How valid are Pakistan’s national security concerns? Apprehensions over adversaries’ satellites have existed for decades. Since the successful launch of the world’s first satellite, Sputnik-I in 1957, satellites have collected imaging information from across borders, even from continents away. Satellites have also grown in capability, adding on multiple roles such as the ability to monitor cloud patterns, remote sensing, space exploration, reconnaissance, and navigation. Inherently, every satellite has a dual-role potential, with only a thin line separating civilian and military roles. With the ability to tweak the controlling software, the country that controls the satellite --- in this case, India --- would call the shots. Even so, given India’s robust indigenous capability in surveillance satellites, it does not need to rely on a collaborative satellite like GSAT-9 to effectively spy on Pakistan. However, given that strategic trust between partner countries is an essential pre-requisite for such collaborative programmes, SAARC was probably the wrong framework for GSAT-9, given Pakistan’s suspicion of everything Indian, even Indian gifts.
Strategic distrust has scuttled promising cooperative proposals in the past. In 1981, France proposed creating an international satellite monitoring agency (ISMA) which would build an image processing and interpretation centre, data-receiving stations, and satellites. The ISMA was intended to bring order to space, which was becoming increasingly anarchical as a growing number of countries strove to establish their own launchers and satellites. Though ISMA was technically feasible, the United States and Soviet Union steadfastly opposed its establishment. The Soviet Union argued that ISMA would provide France the control over military and strategic information, while the United States argued that ISMA would allow countries to partake in espionage or activities that propelled national security conflict. Eventually the ISMA proposal fell through, a casualty to divergent interests across borders.
The South Asia Satellite, however, is bound by common interests. If GSAT-9 meets its objectives, New Delhi will be better equipped to lead regional efforts in humanitarian aid and disaster relief operations (HADR), weather monitoring, and telemedicine projects championed by India. South Asia is a disaster prone region, where a regional satellite would enable a region-wide response. It became evident after the 2004 Indian Ocean tsunami that India alone in the region possessed the capacity, capability and will to lead such a response.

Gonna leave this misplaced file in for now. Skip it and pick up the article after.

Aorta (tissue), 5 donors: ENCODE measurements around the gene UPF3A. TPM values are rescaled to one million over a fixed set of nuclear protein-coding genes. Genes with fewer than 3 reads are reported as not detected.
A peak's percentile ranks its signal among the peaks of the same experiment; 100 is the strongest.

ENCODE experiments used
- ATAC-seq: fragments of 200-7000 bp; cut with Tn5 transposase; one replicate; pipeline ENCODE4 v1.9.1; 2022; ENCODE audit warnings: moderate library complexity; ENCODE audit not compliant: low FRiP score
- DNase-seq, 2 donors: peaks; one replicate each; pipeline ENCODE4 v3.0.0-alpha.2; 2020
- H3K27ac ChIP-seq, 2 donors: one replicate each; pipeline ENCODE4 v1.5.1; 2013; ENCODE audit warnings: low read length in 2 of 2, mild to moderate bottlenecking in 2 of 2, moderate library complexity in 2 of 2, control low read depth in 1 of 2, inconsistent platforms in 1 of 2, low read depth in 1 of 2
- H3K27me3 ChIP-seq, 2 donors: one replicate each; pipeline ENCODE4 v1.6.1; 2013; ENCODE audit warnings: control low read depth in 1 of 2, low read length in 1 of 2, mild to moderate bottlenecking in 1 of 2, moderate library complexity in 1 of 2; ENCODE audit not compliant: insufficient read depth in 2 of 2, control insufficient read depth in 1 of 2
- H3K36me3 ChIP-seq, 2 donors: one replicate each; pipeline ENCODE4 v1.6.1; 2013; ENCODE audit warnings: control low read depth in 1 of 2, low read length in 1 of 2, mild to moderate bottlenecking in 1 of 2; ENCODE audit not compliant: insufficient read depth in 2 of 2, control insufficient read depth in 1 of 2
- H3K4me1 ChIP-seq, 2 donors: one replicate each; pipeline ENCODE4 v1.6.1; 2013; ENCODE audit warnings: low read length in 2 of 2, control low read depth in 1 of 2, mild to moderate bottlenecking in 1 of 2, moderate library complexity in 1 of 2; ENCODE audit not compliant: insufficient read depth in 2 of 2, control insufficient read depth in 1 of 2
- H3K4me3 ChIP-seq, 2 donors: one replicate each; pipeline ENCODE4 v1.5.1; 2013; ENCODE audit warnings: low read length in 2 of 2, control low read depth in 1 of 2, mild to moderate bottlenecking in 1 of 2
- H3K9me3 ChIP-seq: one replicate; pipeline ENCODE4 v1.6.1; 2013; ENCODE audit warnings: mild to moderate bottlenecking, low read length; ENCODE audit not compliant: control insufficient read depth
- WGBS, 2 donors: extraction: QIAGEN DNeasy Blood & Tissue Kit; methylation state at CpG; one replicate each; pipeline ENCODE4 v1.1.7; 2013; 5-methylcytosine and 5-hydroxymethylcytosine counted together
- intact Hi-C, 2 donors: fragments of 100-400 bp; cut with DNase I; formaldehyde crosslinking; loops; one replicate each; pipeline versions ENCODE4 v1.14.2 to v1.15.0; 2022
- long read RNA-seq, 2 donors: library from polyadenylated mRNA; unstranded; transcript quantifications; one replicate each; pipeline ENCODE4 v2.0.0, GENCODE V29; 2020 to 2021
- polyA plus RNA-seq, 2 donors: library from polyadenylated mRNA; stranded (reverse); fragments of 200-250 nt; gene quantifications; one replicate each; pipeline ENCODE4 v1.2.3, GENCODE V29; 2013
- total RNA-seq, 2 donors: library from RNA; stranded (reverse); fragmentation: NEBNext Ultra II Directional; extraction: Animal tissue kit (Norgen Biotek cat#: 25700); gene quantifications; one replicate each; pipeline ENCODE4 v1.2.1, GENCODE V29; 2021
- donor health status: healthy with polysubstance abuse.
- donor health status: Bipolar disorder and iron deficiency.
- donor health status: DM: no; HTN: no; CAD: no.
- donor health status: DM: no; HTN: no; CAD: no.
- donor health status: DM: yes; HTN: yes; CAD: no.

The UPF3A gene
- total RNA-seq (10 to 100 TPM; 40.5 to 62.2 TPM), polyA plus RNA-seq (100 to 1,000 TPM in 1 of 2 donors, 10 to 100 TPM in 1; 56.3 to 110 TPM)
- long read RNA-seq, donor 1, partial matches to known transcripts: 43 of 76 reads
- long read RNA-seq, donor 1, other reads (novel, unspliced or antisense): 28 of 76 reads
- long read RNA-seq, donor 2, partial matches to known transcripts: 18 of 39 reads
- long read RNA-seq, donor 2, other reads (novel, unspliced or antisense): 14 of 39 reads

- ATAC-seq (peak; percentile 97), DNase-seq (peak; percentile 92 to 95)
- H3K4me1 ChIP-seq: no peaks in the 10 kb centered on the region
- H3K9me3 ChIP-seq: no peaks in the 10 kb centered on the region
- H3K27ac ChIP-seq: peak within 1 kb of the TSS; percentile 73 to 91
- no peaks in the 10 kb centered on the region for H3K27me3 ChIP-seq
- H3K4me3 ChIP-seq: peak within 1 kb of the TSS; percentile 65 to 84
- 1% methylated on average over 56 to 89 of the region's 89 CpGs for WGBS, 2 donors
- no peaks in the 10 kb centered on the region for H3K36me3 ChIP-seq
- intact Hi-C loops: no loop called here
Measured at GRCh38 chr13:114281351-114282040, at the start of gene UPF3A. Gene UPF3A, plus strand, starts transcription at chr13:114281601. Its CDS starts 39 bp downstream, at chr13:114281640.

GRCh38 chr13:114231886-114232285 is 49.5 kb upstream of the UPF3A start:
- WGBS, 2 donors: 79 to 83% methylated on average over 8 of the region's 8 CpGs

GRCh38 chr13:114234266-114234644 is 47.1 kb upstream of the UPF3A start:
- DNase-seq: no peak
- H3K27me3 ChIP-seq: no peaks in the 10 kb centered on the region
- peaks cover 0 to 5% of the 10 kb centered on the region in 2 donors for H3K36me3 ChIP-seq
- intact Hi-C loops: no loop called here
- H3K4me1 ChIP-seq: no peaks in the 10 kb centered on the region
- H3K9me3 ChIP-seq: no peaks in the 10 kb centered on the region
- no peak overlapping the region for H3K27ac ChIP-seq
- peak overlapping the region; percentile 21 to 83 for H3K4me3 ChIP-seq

Further, a South Asian Satellite would greatly enhance the region’s capacity for collaborative Maritime Domain Awareness (MDA). Currently, no single country in the region possesses the resources for comprehensive MDA. With 70 per cent of the world’s maritime trade passing through the international sea lanes that converge into the Strait of Malacca, the enhancement of MDA, coordinated by India and enhanced through satellite linkages, would be welcomed not just by littoral states but also by the United States. India has a direct interest in establishing collaborative networks that could monitor, say, the flow of cargo from North Korea to Pakistan, or the movement of fishing trawlers in the waters between Karachi and the Mumbai coast.
Beyond regional communications, HADR and MDA, regional satellite linkages could also be gradually expanded into collaborative weather forecasting and studying the effects of global warming, drawing in partners from the wider Indo-Pacific region like Indonesia and Australia. Enormous opportunities also exist in realms like regional telemedicine projects, in which India is a leader.
Bharath Gopalaswamy is with the Atlantic Council in Washington D.C.